- Black Futsu – This warty black pumpkin looks about as spooky as it gets. Reminiscent of an evil old witch, this one is sure to draw attention on your doorstep. Other warty pumpkins would also look great in your fall doorstep décor.
- Jack Be Little – The tiny orange pumpkins make an adorable statement for fall. Grow Jack Be Little so you can decorate your tabletops, surfaces, and corners of your doorstep. These guys also look great in scenes you create with multiple different kinds of pumpkins.
- Jack-o’Lantern – Who could forget America’s favorite decorating pumpkin, the jack o’lantern?! This classic pumpkin belongs in any kid’s backyard garden pumpkin patch if space permits. Get ready to carve a masterpiece for fall or set a few on your doorstep.
Final Thoughts: Growing Decorative Pumpkins
Make sure you focus on keeping your decorative pumpkins happy in the garden until it’s time to harvest.
With so many other plants to grow, it seems like sometimes pumpkins are a bit of an afterthought.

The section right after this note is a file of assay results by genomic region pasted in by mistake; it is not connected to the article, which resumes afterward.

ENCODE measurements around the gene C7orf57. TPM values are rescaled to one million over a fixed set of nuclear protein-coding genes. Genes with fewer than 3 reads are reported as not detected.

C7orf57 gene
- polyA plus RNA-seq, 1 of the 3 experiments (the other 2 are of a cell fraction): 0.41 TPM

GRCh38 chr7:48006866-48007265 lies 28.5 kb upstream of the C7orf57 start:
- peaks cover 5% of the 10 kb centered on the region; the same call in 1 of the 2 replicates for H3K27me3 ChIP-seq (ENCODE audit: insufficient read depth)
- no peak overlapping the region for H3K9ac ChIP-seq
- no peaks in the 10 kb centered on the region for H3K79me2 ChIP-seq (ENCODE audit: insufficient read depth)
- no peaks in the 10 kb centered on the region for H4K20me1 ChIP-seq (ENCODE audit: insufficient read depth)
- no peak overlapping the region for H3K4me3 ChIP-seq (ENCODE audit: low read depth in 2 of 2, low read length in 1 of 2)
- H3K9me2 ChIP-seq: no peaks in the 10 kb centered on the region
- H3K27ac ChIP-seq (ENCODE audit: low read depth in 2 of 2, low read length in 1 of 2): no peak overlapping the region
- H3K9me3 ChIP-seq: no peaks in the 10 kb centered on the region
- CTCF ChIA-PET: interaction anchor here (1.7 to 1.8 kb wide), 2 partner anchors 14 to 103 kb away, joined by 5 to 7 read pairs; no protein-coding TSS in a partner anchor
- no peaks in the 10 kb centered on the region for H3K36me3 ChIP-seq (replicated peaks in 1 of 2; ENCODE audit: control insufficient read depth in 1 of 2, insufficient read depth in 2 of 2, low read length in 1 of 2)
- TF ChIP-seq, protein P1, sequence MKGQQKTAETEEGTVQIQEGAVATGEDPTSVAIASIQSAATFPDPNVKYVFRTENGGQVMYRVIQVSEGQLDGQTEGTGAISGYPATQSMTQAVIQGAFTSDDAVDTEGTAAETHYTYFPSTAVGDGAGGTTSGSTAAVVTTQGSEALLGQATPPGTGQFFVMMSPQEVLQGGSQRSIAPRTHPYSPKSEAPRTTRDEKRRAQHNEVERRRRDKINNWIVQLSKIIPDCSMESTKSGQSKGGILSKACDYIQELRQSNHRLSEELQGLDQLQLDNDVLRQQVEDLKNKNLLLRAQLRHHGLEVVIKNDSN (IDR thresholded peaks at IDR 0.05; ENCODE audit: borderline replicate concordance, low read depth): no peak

Maybe that’s because we planted ours all the way in the back of our property. Or maybe it’s just because I’m often underwater with mom life. Either way, I sure do hope those ornamental pumpkins make it so we have our own backyard pumpkin patch!
Some things to do to keep your pumpkins happy in the garden:
- Water deeply as needed. Pumpkins should get one inch of water per week.
- Choose pumpkin fertilizer wisely. Pumpkins like low nitrogen, high phosphate and potassium in their fertilizer. Look for a 5-15-15 or 8-24-24 fertilizer for best results.
- Ensure lots of sun if possible. While pumpkins definitely prefer as much sun as possible, they can still grow well in partial shade.
- Allow room to roam. Pumpkins grow vigorously on the vine so be sure to allow them lots of ground to cover. You can also try trellising your pumpkins and creating a pumpkin hammock, but I have yet to attempt that trick.
By the way, if you DO successfully grow ornamental pumpkins – or even if you buy some at a local farm stand – be sure to save and dry the pumpkin seeds so you can grow more pumpkins next year!
Are you growing your own decorative pumpkins this year? Do you have any awesome tips on growing pumpkins or some questions you want to ask?
Let’s chat in the comments below! Happy Gardening!